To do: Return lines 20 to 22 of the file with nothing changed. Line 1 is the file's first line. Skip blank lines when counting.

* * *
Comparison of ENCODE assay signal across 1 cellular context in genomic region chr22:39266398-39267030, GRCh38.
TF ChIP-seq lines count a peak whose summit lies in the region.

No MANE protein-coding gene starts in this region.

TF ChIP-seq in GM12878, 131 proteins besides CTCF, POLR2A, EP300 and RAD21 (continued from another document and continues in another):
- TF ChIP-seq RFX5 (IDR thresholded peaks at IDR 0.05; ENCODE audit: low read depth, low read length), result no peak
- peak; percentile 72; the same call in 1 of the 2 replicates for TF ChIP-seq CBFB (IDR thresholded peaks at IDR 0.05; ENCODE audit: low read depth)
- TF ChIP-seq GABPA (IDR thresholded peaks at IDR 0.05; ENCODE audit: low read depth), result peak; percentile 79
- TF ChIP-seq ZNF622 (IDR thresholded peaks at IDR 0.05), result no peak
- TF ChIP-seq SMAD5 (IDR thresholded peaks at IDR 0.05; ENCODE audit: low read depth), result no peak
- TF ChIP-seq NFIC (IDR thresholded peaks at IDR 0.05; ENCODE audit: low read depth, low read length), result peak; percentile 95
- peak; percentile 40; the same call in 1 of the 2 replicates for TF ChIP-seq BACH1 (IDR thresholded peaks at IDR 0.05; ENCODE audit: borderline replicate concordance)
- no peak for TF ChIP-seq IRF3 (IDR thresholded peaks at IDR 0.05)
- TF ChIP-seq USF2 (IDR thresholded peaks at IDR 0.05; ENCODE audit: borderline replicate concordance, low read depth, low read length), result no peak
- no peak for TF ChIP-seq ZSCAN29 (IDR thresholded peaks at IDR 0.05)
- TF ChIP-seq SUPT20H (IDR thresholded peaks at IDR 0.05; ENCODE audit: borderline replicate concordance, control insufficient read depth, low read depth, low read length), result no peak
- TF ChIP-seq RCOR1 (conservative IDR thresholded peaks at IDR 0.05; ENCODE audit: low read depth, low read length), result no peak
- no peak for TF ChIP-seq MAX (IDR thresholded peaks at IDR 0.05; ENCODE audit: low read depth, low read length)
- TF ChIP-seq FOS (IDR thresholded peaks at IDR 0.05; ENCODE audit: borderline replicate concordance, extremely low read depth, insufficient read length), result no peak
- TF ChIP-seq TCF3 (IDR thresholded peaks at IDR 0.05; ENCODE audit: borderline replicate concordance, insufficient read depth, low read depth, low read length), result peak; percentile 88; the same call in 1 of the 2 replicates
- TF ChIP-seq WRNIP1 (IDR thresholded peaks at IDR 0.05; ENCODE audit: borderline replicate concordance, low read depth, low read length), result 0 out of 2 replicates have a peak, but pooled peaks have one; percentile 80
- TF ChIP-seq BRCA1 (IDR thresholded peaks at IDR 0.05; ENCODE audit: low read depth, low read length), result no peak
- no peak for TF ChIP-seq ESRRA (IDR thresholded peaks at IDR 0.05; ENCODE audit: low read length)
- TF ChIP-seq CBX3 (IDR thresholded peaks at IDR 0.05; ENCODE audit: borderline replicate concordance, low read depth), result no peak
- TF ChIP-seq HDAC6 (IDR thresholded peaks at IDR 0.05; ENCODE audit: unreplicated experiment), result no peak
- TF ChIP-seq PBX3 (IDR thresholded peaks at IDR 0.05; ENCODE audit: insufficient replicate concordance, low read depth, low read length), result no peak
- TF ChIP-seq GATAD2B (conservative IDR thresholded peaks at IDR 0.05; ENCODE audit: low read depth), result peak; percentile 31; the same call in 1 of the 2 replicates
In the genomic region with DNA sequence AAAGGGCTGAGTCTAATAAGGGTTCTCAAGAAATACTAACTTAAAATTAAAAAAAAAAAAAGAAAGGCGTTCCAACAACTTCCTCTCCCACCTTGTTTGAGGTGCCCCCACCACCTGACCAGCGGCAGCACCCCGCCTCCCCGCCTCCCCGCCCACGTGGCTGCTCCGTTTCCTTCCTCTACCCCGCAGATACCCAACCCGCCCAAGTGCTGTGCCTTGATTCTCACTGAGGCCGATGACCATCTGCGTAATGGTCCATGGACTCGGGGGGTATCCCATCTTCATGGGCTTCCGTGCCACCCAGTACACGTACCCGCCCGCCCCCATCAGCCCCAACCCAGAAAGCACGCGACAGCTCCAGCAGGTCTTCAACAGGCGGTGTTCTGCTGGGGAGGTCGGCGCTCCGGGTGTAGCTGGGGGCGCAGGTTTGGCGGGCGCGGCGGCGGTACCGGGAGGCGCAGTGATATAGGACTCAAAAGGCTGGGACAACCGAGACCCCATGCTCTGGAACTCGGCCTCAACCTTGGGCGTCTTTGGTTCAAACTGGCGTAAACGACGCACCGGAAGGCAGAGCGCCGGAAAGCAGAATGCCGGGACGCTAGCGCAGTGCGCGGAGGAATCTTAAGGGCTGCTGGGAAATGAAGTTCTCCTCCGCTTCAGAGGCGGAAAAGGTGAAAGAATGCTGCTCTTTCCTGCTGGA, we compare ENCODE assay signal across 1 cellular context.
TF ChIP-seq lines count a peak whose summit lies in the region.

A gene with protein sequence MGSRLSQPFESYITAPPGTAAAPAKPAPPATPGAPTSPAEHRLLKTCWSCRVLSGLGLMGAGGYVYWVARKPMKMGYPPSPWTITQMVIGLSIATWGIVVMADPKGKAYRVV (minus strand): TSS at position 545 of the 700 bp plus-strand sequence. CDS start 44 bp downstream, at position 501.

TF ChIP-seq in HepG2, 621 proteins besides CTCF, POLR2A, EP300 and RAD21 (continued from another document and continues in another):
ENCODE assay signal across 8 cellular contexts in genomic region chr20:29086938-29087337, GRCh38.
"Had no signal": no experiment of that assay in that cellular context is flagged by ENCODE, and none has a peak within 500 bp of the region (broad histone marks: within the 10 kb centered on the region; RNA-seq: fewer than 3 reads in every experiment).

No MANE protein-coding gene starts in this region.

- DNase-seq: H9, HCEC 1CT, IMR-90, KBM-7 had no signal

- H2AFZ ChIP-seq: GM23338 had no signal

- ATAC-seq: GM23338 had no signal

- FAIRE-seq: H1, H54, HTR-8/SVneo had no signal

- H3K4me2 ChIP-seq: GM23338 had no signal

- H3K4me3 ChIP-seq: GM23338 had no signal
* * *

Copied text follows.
- TF ChIP-seq WRNIP1 (IDR thresholded peaks at IDR 0.05; ENCODE audit: borderline replicate concordance, low read depth, low read length), result 0 out of 2 replicates have a peak, but pooled peaks have one; percentile 80
- TF ChIP-seq BRCA1 (IDR thresholded peaks at IDR 0.05; ENCODE audit: low read depth, low read length), result no peak
- no peak for TF ChIP-seq ESRRA (IDR thresholded peaks at IDR 0.05; ENCODE audit: low read length)